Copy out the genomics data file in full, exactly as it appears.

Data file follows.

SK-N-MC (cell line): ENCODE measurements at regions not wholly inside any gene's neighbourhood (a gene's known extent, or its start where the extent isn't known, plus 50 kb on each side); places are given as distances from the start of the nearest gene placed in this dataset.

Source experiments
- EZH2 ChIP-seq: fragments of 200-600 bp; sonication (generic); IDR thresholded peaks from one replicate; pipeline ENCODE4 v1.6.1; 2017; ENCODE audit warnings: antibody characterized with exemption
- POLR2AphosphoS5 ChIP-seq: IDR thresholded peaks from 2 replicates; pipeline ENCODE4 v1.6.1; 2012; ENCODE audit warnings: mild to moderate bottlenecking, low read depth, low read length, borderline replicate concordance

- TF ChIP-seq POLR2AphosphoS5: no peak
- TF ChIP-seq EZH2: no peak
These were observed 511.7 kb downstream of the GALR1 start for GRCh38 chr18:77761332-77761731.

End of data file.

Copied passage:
SK-N-MC (cell line): ENCODE measurements at regions not wholly inside any gene's neighbourhood (a gene's known extent, or its start where the extent isn't known, plus 50 kb on each side); places are given as distances from the start of the nearest gene placed in this dataset.

Source experiments
- EZH2 ChIP-seq: fragments of 200-600 bp; sonication (generic); IDR thresholded peaks from one replicate; pipeline ENCODE4 v1.6.1; 2017; ENCODE audit warnings: antibody characterized with exemption
- POLR2AphosphoS5 ChIP-seq: IDR thresholded peaks from 2 replicates; pipeline ENCODE4 v1.6.1; 2012; ENCODE audit warnings: mild to moderate bottlenecking, low read depth, low read length, borderline replicate concordance

- TF ChIP-seq POLR2AphosphoS5: no peak
- TF ChIP-seq EZH2: no peak
These were observed 511.7 kb downstream of the GALR1 start for GRCh38 chr18:77761332-77761731.